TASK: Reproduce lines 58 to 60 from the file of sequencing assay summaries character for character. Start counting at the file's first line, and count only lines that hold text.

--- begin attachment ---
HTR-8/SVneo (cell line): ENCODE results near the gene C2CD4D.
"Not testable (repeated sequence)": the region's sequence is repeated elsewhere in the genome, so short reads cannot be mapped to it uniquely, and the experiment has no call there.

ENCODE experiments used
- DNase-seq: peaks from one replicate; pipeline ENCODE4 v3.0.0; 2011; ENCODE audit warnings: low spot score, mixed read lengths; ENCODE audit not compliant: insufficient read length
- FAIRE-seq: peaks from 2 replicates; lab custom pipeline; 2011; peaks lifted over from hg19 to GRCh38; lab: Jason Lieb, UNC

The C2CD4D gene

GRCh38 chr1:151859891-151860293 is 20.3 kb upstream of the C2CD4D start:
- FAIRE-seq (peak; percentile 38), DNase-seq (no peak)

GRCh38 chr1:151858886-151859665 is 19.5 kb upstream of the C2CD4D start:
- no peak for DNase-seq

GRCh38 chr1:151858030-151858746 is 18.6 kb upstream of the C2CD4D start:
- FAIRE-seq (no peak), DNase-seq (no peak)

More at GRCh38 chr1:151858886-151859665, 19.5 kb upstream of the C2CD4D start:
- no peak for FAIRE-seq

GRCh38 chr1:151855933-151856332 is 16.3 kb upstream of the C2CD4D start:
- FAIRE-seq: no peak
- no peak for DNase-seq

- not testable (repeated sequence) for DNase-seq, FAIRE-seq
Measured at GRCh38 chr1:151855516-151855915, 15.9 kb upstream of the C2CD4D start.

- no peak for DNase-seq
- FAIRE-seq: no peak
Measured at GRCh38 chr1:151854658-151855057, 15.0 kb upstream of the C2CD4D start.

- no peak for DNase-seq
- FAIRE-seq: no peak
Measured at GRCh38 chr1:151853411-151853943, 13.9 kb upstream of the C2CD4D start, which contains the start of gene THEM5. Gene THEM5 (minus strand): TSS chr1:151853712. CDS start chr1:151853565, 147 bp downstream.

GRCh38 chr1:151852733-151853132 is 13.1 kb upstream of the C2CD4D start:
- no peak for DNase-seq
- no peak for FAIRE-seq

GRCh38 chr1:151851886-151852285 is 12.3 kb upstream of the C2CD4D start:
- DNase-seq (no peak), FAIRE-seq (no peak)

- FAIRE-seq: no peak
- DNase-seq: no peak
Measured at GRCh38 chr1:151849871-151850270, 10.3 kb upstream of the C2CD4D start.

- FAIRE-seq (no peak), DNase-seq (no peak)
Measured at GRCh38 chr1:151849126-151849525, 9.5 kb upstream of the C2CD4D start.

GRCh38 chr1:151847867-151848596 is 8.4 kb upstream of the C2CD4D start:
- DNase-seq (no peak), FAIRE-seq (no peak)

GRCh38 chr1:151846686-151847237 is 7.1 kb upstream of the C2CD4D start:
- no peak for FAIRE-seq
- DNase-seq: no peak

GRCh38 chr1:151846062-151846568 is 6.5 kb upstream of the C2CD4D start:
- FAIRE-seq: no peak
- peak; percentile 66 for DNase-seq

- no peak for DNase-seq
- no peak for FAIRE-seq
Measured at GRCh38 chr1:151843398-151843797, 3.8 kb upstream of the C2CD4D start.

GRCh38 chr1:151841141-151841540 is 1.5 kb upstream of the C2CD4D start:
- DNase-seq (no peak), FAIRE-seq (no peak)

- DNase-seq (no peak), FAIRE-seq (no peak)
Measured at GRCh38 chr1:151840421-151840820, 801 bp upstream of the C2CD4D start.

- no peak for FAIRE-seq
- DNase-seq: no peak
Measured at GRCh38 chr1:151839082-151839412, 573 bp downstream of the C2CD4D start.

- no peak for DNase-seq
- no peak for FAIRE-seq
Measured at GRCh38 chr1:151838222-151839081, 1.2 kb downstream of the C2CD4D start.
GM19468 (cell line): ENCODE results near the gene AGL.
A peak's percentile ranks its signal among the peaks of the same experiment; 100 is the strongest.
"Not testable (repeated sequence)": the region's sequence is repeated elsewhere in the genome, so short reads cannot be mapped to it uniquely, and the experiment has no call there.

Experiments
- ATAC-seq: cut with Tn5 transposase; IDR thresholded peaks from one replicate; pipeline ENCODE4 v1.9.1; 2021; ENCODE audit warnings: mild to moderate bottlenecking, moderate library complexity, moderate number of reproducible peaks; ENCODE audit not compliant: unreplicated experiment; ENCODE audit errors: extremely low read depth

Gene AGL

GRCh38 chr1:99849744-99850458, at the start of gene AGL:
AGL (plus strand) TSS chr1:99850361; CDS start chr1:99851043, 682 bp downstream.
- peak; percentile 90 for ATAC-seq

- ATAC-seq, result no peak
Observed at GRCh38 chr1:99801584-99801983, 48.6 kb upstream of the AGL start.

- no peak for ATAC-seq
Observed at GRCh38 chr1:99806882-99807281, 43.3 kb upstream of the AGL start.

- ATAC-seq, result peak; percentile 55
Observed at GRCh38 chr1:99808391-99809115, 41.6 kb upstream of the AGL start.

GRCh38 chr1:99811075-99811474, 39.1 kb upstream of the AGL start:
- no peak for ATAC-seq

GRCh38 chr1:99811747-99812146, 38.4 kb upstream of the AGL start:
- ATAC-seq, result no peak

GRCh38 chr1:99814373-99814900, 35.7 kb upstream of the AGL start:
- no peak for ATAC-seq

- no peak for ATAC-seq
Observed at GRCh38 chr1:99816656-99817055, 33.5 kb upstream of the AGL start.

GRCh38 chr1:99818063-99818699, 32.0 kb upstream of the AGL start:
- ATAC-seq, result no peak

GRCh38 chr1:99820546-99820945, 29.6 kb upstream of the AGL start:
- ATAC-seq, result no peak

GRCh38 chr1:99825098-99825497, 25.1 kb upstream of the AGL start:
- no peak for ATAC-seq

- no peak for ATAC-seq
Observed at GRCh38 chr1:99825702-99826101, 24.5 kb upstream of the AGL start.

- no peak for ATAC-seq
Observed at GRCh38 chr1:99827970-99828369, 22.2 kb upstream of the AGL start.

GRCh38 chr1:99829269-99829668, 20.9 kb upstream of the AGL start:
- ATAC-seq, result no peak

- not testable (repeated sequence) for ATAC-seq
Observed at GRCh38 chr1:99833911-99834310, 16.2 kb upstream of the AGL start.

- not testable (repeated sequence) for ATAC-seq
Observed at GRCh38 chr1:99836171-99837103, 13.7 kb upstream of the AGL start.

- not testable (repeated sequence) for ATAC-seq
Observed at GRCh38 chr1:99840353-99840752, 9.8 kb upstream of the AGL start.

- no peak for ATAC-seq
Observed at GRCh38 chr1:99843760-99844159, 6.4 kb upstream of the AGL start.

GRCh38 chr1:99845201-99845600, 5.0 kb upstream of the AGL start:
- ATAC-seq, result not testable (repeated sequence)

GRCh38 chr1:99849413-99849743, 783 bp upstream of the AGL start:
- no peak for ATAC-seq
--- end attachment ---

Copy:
A peak's percentile ranks its signal among the peaks of the same experiment; 100 is the strongest.
"Not testable (repeated sequence)": the region's sequence is repeated elsewhere in the genome, so short reads cannot be mapped to it uniquely, and the experiment has no call there.

Experiments